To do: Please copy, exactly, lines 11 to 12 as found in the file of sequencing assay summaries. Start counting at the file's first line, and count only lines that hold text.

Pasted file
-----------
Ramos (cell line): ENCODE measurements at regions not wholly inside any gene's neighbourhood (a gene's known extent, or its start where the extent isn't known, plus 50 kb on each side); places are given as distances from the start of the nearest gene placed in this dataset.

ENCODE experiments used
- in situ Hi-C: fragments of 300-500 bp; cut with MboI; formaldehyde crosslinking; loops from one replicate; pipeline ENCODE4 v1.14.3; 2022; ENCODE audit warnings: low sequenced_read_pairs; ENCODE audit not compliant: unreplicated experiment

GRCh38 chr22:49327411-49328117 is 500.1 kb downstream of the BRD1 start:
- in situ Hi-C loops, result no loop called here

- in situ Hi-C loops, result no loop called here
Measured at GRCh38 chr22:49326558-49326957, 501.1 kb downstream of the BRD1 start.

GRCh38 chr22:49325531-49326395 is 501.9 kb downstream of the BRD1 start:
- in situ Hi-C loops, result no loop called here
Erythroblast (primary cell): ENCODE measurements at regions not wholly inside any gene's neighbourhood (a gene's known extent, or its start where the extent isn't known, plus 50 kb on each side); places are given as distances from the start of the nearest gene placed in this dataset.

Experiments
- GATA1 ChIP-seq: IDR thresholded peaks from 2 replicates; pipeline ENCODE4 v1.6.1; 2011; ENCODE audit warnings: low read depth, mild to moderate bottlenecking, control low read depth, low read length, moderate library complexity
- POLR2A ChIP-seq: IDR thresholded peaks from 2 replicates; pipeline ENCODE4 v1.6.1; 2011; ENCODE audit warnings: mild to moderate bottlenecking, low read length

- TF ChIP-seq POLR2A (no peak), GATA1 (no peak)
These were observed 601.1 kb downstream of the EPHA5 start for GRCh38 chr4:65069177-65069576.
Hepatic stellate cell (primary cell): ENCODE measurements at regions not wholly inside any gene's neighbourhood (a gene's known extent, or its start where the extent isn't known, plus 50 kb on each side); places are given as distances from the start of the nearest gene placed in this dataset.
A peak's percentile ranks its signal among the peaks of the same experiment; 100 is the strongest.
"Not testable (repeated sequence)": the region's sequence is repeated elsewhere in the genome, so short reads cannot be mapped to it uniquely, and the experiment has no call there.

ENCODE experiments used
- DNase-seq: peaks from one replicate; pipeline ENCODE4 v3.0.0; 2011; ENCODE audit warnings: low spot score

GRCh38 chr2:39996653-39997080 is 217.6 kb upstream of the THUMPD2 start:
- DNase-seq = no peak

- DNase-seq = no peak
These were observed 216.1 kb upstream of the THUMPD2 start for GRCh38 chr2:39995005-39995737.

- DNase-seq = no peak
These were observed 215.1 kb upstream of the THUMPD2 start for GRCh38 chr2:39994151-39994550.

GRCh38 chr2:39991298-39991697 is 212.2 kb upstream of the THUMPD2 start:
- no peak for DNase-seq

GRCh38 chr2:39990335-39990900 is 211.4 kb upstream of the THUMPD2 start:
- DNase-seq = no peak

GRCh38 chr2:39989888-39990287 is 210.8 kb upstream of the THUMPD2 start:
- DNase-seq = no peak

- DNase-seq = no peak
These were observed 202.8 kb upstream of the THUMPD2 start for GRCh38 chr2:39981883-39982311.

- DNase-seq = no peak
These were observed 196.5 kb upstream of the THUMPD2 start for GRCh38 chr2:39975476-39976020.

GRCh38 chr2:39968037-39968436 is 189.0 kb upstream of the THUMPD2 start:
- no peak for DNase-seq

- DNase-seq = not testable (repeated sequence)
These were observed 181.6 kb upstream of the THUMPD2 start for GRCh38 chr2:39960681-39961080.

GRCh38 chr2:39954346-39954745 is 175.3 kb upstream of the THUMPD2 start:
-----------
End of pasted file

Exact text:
Experiments
- GATA1 ChIP-seq: IDR thresholded peaks from 2 replicates; pipeline ENCODE4 v1.6.1; 2011; ENCODE audit warnings: low read depth, mild to moderate bottlenecking, control low read depth, low read length, moderate library complexity